160 Nations Agree to a New Global Warming Treaty

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By Eric Pianin
Washington Post Staff Writer
Sunday, November 11, 2001

With the United States on the sidelines, negotiators for more than 160 countries, including Great Britain, Japan and Russia, reached agreement late last night on a groundbreaking climate control treaty setting mandatory targets for reducing greenhouse gas emissions.

European environmental leaders, who were outraged when President Bush disavowed the Kyoto global warming treaty in March, vowed to forge ahead without the United States and work out final details in Morocco this week. But the talks nearly collapsed and negotiators had to satisfy the last-minute demands of the Japanese, Russians and Australians for more flexibility in the rules and other economic advantages in order to close the deal.

"The global package is adopted," European Union spokesman Vincent Georis told reporters after 18 hours of talks that stretched into this morning, Morocco time. Officials said they expected the remaining countries to approve the details of the treaty.

The treaty would require about 40 industrialized countries to reduce worldwide emissions of carbon dioxide and other heat-trapping greenhouse gases by an average of 5.2 percent below 1990 levels by 2012. The governing bodies of at least 55 countries responsible for 55 percent of the world's greenhouse gas emissions must formally ratify the pact before it takes effect.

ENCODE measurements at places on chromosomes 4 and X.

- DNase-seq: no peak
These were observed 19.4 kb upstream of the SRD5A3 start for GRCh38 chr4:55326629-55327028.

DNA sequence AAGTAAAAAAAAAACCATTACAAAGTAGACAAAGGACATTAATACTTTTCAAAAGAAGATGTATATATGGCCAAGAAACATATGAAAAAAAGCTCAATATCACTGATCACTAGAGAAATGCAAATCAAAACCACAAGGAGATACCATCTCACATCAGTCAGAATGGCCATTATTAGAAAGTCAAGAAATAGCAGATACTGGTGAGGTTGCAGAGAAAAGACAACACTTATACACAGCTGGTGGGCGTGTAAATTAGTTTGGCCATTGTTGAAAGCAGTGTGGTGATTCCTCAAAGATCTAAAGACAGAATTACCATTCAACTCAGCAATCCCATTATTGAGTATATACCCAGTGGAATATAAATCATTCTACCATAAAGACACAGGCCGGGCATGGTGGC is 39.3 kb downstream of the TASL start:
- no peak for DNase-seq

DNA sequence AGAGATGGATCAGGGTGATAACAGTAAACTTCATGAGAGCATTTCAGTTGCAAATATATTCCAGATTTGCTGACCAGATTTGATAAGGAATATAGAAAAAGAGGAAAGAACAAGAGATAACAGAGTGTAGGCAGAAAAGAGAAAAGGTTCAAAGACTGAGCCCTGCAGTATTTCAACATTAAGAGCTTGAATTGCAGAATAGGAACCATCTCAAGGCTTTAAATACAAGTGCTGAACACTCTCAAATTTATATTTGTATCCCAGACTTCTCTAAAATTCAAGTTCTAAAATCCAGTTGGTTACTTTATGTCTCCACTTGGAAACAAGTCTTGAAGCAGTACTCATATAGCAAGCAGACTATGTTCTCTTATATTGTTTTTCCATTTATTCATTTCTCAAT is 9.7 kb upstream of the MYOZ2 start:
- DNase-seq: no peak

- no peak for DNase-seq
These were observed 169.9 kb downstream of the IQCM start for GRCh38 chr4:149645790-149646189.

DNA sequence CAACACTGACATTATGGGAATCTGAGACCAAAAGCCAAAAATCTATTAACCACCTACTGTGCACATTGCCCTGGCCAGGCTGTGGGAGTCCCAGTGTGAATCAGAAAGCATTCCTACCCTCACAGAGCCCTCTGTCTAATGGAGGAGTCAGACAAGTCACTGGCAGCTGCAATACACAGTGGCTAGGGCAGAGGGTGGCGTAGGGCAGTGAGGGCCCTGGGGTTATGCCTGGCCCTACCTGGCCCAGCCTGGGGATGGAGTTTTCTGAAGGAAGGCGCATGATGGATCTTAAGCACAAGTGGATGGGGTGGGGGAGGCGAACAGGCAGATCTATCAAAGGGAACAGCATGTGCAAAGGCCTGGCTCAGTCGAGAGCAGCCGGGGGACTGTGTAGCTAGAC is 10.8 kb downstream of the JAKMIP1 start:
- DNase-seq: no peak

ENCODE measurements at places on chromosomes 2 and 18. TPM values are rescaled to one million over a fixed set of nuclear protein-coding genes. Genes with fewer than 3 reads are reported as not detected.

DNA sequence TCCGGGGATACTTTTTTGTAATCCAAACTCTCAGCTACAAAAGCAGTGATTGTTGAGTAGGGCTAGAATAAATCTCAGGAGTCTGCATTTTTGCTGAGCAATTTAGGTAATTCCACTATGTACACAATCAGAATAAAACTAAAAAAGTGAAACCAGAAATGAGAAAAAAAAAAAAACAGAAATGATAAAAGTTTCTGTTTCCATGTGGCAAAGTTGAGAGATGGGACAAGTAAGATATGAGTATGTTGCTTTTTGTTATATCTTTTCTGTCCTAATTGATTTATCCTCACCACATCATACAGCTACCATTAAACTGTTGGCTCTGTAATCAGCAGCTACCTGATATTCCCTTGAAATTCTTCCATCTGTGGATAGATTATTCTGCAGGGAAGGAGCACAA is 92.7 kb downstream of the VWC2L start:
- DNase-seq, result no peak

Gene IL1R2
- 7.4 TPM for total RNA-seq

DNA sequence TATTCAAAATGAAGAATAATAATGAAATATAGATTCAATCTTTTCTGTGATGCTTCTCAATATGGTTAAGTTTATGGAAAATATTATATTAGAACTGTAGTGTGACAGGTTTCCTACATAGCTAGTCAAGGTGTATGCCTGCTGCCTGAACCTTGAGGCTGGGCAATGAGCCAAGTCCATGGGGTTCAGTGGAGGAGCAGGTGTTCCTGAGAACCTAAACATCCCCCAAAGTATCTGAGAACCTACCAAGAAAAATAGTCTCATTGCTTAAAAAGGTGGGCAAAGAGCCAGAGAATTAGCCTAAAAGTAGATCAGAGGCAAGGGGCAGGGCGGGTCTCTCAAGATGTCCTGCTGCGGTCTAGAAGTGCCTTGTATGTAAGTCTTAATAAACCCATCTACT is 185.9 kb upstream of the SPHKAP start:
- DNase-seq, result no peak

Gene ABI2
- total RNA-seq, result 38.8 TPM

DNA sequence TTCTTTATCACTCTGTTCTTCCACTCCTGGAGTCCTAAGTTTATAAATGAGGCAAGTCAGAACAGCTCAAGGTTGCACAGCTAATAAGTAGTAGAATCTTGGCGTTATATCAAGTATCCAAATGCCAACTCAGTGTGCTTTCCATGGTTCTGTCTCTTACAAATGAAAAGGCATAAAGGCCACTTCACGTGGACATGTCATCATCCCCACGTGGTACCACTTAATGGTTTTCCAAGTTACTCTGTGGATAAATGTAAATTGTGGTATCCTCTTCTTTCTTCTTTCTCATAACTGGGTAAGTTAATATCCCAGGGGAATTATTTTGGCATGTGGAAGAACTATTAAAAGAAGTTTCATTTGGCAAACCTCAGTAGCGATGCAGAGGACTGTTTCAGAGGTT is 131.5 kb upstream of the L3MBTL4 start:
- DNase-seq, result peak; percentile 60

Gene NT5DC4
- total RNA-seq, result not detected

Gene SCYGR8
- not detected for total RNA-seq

"This is the only international global warming treaty that begins the world on a downward trend of carbon dioxide emissions," said Jennifer L. Morgan of the World Wildlife Fund climate change campaign, who was in Morocco for the talks. "It sends a strong signal to the shrinking ranks of doubters in politics and business to tackle global warming."

The United States, the world's biggest emitter of greenhouse gases, would be exempt from the treaty. Yesterday, the Department of Energy reported that heat-trapping carbon dioxide emissions increased by 3.1 percent in the United States last year -- the biggest increase since the mid-1990s.


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